In Exodus 18, Moses takes his father-in-law Jethro's advice and appoints officials and judges to share his heavy administrative and judicial workload. Likewise in Acts 6, the overworked Twelve ask “all of the disciples” to “choose seven men from among you” to oversee the daily distribution of food.
This strikingly democratic delegation of work and authority produces two outcomes:
1) It addresses a serious internal "growing pain" in the Jerusalem church. The “flatlanders” (Greek Jews) think their widows receive less food than the widows of the “locals” (Hebrew Jews). The apostles’ decisive action prevents the carpenter ants of greed, tribalism, bigotry, and fear from destroying the church from within. The work was neither glamorous nor popular. “I’m sorry, Miriam, but Philomena over here hasn’t eaten in two days….what’s that? No, I’m not saying that you look like you eat too much….yes, I know it was your ancestors and not hers who ate manna in the wilderness….”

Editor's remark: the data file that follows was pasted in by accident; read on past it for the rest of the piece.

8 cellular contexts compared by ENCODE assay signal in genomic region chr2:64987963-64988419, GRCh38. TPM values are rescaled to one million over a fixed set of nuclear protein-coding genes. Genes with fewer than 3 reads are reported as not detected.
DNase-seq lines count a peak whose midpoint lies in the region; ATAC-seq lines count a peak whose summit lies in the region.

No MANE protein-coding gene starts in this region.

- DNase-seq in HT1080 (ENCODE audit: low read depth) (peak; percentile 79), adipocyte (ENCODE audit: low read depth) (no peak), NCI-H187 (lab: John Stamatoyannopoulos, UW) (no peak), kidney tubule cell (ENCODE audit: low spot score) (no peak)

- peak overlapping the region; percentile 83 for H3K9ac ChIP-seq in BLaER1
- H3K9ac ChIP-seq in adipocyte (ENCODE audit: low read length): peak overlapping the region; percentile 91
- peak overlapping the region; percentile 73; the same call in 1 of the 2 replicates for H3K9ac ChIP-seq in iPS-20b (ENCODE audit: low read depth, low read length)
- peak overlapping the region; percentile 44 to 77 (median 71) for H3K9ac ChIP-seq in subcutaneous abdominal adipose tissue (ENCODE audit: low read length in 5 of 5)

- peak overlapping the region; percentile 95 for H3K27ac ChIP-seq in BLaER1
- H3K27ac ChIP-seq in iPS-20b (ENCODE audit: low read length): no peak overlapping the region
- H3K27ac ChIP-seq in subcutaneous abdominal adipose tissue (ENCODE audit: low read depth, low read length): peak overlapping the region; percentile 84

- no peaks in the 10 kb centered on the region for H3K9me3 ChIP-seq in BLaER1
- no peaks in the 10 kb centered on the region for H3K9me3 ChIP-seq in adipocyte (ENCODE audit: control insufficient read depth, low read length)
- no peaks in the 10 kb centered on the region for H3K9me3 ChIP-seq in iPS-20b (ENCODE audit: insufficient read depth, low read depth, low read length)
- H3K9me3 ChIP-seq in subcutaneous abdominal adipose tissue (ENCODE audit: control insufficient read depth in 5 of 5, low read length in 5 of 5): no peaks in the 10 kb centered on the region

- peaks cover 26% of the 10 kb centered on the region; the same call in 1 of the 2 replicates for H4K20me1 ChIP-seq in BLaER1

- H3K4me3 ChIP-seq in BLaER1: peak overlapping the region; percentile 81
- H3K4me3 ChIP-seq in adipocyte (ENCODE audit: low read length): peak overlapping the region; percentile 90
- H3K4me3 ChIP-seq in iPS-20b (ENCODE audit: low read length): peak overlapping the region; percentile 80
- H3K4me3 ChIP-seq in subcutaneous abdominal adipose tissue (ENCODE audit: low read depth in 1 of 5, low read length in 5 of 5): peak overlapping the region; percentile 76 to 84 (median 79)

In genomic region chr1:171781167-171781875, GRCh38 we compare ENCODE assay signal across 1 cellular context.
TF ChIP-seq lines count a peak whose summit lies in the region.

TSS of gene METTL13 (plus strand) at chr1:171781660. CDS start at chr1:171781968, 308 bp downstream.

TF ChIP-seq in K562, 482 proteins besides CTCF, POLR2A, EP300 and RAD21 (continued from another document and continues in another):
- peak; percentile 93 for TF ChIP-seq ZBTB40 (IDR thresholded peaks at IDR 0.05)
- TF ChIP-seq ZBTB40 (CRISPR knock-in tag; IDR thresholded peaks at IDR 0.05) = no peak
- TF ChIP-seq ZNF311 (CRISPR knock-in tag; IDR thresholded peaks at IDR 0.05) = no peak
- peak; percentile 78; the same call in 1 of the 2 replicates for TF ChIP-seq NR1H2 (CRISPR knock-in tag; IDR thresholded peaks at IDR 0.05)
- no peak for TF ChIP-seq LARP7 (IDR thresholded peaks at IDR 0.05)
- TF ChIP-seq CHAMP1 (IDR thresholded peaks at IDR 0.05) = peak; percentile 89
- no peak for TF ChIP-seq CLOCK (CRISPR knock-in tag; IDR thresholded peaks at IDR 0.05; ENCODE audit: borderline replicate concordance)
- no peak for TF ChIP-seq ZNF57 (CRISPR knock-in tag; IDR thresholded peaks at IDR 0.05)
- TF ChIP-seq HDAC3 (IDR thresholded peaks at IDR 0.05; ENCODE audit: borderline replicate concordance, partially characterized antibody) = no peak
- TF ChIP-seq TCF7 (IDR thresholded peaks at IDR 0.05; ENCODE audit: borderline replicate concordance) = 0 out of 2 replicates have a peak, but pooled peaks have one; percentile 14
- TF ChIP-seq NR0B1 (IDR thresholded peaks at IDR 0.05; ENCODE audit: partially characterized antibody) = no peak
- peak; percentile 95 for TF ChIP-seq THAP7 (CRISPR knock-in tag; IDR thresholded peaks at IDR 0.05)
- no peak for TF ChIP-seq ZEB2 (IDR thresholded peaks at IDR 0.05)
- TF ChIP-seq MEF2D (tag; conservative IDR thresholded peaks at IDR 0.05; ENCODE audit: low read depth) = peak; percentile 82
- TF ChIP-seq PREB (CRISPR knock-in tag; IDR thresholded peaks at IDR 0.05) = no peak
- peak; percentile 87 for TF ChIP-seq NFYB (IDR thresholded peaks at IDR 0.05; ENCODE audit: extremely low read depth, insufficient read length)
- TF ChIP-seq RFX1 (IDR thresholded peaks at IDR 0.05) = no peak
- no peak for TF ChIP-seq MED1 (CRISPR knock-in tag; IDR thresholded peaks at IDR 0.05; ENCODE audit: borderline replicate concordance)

2) It prepares future leaders. Pastor Al Lamos of the Lamoille Valley Church of the Nazarene stated this morning, “ministry is messy.” He then recounted how this week he had volunteered to drive the manure truck (“the poo wagon”) for a church member and farmer whose fields were flooded. To Jesus, leadership = work no-one else wants to do. One new servant, Stephen, was called to burn in the Spirit hot, bright and briefly. Another, Philip, spent many years in humble, supernatural service, while raising godly, serving children. The impact of their ministries has been traced and admired by church historians, but will only be fully known when they receive their victors’ crowns in heaven. More about Stephen tomorrow, and more about Philip as his story unfolds through the Book of Acts. But both of them got their start by saying “yes” to driving the poo wagon, a fact I will try to remember the next time I am offered some stinky, thankless task.